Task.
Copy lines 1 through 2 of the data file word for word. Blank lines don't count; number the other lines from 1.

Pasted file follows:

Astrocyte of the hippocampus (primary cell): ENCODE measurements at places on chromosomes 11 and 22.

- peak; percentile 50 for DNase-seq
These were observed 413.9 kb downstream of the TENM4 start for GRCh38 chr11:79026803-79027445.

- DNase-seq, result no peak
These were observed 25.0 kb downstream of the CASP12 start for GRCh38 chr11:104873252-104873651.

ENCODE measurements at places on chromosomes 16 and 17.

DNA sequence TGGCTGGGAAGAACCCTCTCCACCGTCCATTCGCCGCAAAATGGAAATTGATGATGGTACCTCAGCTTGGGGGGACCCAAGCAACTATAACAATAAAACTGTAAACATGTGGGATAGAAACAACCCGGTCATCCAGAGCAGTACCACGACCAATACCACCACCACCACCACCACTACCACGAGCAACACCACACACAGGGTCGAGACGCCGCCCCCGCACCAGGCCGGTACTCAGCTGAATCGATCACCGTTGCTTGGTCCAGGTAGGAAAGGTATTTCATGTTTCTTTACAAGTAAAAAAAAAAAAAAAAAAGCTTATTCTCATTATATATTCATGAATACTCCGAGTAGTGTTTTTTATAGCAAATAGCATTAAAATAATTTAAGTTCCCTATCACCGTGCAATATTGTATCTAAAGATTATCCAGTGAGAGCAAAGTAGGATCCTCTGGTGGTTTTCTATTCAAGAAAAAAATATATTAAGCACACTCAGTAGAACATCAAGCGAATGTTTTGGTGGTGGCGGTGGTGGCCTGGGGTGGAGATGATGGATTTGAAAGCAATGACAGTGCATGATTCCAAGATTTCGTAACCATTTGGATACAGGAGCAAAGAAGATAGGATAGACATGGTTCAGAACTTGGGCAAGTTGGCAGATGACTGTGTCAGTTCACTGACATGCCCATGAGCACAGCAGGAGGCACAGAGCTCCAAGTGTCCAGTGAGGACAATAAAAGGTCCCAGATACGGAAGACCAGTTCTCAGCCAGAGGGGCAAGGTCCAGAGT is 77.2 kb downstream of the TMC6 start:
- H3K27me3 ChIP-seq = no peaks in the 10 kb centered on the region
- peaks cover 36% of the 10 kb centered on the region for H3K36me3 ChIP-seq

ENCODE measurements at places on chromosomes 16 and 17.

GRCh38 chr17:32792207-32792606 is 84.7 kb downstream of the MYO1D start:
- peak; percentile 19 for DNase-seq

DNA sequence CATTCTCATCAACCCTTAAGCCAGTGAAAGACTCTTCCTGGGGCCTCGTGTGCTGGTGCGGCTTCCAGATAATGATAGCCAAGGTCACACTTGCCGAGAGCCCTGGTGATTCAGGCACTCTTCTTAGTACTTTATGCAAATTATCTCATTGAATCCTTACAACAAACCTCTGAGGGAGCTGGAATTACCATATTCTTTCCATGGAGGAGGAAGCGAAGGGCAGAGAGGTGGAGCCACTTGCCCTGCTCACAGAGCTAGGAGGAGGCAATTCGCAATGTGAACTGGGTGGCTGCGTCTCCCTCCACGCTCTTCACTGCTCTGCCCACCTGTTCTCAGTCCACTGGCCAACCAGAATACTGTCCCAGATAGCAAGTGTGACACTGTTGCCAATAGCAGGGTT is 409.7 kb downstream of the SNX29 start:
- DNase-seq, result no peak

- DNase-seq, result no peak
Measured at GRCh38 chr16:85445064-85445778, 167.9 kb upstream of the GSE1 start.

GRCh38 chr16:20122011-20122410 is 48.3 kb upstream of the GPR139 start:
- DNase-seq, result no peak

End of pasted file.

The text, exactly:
Astrocyte of the hippocampus (primary cell): ENCODE measurements at places on chromosomes 11 and 22.

- peak; percentile 50 for DNase-seq